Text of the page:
The historical Egyptian Bazaar is one of Istanbul's main bazaars that dates back to the Ottomans. The market served as the Ottoman Empire's foreign trading base. Today, it is a vibrant and traditional bazaar known for its herbalists and numerous interesting souvenirs, as well as the most well-known covered shopping complex after the Grand Bazaar. Are you curious to know more about the history of Spice Bazaar?
It was called Egyptian Bazaar since it was founded in 1660 with funds from the Ottoman district of Egypt. Istanbul's spice trade is focused on the bazaar. Spice Bazaar has 85 shops offering spices, Turkish delight, and other sweets, jewelry, souvenirs, dried fruits and nuts, and so on. A trip to Istanbul will be incomplete without a visit to the atmospheric Spice Bazaar. Visit the Egyptian Bazaar, which is more colorful and lively during Ramadan than normal. An Istanbul tour is never complete without a visit to the Istanbul Spice Bazaar!
The Spice Bazaar, which is another spot to buy authentic merchandise, is also known as the Egyptian Bazaar. Souvenirs such as porcelain cups and glasses are available.
Many different varieties of spices from Turkey and other Eastern countries are available here. Mystical aromas and wild aromas of different spices. The enticing aromas of cumin, mint, cinnamon and a plethora of other herbs and spices produce an incredible ambiance here. You will also include Turkish delight (Lokum) and scent, in addition to spices. When you visit Istanbul, make sure to visit this location to get a true sense of the old city's spirit!
Several records indicate that the bazaar's original name was "New Bazaar." It was given the name "Egyptian Bazaar" (Turkish: Mısır Çarşısı) since it was founded with funds from the Ottoman district of Egypt in 1660. This is why the name is often mistranslated as "Corn Bazaar," since Egypt means "corn" in Turkish. The bazaar was (and still is) the hub of Istanbul's spice trade, although, in recent years, other types of shops have increasingly replaced spice sellers.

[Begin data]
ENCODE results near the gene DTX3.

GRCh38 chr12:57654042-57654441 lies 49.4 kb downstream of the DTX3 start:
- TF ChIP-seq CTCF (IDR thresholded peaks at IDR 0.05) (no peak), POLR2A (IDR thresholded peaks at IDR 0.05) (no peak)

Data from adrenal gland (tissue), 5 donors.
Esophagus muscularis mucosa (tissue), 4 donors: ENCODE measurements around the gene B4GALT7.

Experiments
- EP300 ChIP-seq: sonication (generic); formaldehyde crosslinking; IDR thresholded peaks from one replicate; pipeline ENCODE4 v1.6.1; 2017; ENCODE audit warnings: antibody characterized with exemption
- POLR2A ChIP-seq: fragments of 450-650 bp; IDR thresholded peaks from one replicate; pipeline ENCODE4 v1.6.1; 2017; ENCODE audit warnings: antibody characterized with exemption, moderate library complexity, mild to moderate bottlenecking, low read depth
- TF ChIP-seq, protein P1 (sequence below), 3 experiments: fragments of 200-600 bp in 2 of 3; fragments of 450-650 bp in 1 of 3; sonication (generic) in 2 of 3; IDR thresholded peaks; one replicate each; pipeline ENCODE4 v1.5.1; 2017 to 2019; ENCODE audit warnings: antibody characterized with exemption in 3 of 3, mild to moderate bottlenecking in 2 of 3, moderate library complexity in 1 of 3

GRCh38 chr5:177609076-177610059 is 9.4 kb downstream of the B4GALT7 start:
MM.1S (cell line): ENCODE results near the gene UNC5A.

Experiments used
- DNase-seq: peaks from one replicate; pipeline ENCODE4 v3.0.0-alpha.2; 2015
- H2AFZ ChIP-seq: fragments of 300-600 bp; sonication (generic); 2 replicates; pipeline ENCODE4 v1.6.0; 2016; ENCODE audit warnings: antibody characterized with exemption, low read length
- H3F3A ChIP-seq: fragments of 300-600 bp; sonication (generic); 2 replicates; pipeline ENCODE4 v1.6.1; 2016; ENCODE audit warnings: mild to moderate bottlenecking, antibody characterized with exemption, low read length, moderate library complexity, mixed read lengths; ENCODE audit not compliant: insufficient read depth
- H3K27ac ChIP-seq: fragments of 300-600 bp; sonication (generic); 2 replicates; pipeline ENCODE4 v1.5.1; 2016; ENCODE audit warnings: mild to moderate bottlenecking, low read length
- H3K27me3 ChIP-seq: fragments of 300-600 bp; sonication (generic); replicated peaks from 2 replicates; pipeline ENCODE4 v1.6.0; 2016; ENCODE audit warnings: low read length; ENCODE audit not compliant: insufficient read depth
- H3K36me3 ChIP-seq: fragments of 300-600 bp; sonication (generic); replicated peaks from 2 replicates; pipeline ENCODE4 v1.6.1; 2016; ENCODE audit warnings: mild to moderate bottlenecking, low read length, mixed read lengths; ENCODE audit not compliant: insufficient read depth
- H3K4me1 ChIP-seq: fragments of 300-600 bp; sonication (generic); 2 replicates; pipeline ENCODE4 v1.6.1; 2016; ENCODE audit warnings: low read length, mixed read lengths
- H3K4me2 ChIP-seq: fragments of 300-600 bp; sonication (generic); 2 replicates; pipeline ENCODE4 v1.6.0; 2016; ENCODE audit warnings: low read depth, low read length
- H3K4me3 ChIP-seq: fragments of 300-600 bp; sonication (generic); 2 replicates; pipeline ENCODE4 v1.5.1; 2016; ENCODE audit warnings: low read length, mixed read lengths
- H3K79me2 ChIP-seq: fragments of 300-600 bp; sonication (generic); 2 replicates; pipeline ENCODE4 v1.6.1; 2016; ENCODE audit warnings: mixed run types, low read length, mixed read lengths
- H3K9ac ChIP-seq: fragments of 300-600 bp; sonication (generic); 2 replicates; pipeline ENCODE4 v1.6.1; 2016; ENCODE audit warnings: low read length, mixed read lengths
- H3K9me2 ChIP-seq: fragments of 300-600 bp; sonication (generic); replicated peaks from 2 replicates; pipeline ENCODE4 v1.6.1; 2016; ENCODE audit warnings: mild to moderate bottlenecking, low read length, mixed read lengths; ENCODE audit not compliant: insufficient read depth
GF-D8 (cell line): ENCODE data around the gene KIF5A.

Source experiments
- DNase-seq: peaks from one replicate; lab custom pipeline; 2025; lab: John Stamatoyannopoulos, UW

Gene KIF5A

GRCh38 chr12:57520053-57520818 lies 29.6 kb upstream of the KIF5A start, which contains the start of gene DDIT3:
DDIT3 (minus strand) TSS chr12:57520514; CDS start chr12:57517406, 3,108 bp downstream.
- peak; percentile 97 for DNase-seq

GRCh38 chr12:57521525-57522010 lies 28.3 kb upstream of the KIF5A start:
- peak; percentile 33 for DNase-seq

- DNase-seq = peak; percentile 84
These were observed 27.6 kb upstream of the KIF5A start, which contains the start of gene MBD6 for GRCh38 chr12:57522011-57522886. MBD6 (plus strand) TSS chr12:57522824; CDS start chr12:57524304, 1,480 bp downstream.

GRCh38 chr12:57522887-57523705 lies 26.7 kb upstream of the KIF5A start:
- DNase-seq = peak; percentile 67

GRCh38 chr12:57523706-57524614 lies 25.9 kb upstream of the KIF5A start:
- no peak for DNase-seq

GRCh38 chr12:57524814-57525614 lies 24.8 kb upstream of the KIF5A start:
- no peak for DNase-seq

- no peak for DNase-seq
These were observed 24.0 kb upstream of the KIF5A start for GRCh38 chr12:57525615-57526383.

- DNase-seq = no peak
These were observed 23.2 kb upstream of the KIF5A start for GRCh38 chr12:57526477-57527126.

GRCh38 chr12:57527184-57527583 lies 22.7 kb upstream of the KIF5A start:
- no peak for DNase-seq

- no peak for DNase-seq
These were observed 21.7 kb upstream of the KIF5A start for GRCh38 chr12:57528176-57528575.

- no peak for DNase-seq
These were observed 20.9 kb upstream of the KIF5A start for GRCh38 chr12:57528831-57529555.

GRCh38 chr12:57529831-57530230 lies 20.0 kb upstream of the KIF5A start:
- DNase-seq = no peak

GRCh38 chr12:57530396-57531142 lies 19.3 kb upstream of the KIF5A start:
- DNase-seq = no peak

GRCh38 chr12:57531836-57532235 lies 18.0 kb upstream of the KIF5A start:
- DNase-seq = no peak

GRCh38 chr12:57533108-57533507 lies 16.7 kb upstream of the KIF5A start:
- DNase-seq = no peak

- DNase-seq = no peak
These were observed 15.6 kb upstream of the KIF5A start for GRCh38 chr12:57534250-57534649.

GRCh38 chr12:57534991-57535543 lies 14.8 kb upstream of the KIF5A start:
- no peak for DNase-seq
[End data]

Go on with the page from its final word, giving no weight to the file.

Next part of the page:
The structure itself is part of the New Mosque complex. The proceeds from the leased shops within the bazaar building were used to maintain the mosque. It was designed by court architect Koca Kasim Aga, but construction began in the last months of 1660 under the supervision of another court architect, Mustafa Aga; following Istanbul's Great Fire of 1660, which began on 24 July 1660 and lasted slightly more than two days (circa 49 hours, according to Abdi Pasha's chronicles). Following the fire, a massive reconstruction and redevelopment campaign began in the area, including the resumption of the New Mosque's construction works in 1660 (the mosque's construction was eventually finished between 1660 and 1665) and the start of the Spice Bazaar's construction in the same year.
The Istanbul Tourist Pass is a digital pass that gives entry to more than 40 attractions in Istanbul, including the world-famous Hagia Sophia Mosque, the opulent Topkapi Palace, the legendary Basilica Cistern, and many more. The Istanbul Tourist Pass, on the other hand, is not limited to these attractions. It also provides a variety of fantastic programs, such as a lovely dinner on a Bosphorus cruise, or a getaway trip to Bursa. During the cruise, when enjoying some of the best foods in the world, you will be awestruck by the city's nightscape. All of these Istanbul attractions are included in the price of the Istanbul Tourist Pass.